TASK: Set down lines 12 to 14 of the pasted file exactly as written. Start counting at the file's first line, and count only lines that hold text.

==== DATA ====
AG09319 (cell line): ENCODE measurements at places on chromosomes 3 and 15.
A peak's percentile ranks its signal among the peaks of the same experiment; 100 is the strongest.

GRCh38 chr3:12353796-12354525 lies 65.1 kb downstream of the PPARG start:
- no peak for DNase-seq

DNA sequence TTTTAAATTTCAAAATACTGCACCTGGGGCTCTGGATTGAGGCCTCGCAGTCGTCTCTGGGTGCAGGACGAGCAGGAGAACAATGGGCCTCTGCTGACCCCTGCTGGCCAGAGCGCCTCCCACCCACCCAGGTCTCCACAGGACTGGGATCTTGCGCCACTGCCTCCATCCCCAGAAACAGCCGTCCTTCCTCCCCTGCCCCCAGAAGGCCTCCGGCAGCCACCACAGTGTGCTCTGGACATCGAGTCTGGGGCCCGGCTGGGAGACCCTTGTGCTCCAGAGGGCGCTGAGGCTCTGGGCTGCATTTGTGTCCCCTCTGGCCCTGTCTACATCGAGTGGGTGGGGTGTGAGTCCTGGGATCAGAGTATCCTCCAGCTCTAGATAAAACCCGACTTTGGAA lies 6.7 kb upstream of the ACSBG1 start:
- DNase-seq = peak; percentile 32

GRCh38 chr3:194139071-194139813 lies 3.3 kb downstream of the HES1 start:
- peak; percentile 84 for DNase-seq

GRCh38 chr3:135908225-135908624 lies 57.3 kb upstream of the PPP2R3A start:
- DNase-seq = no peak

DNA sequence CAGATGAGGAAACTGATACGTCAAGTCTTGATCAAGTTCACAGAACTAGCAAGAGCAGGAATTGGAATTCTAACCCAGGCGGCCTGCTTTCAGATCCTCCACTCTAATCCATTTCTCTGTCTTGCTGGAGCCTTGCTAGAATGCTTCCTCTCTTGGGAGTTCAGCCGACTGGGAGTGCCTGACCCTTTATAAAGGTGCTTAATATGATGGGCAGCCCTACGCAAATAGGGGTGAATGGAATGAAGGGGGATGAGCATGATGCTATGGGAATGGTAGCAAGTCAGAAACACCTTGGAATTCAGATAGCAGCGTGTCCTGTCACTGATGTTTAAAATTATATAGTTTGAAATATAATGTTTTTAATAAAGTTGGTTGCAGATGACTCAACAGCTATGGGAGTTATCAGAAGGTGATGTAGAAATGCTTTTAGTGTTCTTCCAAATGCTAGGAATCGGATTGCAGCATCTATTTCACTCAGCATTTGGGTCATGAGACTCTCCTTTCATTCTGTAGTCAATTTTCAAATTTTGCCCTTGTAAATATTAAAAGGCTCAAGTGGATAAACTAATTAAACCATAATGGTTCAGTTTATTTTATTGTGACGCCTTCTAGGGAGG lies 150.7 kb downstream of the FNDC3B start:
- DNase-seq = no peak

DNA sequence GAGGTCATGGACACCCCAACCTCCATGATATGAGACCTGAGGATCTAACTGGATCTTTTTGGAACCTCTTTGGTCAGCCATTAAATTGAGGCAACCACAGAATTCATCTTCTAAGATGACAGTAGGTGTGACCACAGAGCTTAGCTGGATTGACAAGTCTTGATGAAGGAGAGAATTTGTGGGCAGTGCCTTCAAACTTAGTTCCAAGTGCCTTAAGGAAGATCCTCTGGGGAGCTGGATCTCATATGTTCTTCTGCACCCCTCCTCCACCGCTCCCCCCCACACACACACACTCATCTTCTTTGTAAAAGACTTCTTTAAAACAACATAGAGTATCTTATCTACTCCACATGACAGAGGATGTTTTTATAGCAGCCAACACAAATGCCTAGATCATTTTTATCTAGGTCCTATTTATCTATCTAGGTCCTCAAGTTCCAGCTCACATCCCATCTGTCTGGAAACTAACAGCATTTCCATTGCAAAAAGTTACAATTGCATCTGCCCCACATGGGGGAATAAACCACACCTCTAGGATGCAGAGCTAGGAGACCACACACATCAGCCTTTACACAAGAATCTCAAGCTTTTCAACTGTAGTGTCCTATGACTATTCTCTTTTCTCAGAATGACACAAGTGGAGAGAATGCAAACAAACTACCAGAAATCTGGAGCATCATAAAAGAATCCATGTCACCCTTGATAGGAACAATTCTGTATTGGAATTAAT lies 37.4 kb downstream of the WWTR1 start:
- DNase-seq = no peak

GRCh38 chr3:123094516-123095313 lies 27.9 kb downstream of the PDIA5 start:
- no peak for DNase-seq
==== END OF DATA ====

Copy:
- DNase-seq = no peak

DNA sequence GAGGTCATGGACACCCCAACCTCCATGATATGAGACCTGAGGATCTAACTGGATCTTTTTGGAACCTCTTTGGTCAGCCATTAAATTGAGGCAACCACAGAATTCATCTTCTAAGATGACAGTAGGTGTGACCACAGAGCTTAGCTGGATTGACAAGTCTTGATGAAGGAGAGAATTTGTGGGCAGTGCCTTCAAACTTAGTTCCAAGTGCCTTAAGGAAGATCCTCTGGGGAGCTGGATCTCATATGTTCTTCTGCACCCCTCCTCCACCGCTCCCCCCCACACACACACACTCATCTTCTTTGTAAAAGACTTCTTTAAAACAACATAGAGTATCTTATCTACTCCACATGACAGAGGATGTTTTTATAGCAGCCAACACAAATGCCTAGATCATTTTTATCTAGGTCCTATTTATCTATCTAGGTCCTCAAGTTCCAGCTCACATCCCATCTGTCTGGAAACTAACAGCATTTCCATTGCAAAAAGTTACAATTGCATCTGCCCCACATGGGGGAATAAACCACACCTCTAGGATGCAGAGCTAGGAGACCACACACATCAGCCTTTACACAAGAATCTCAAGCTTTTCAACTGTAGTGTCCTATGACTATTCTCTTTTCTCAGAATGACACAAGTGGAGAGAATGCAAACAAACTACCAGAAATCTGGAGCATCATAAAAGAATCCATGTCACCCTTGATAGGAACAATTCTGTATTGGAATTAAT lies 37.4 kb downstream of the WWTR1 start:
- DNase-seq = no peak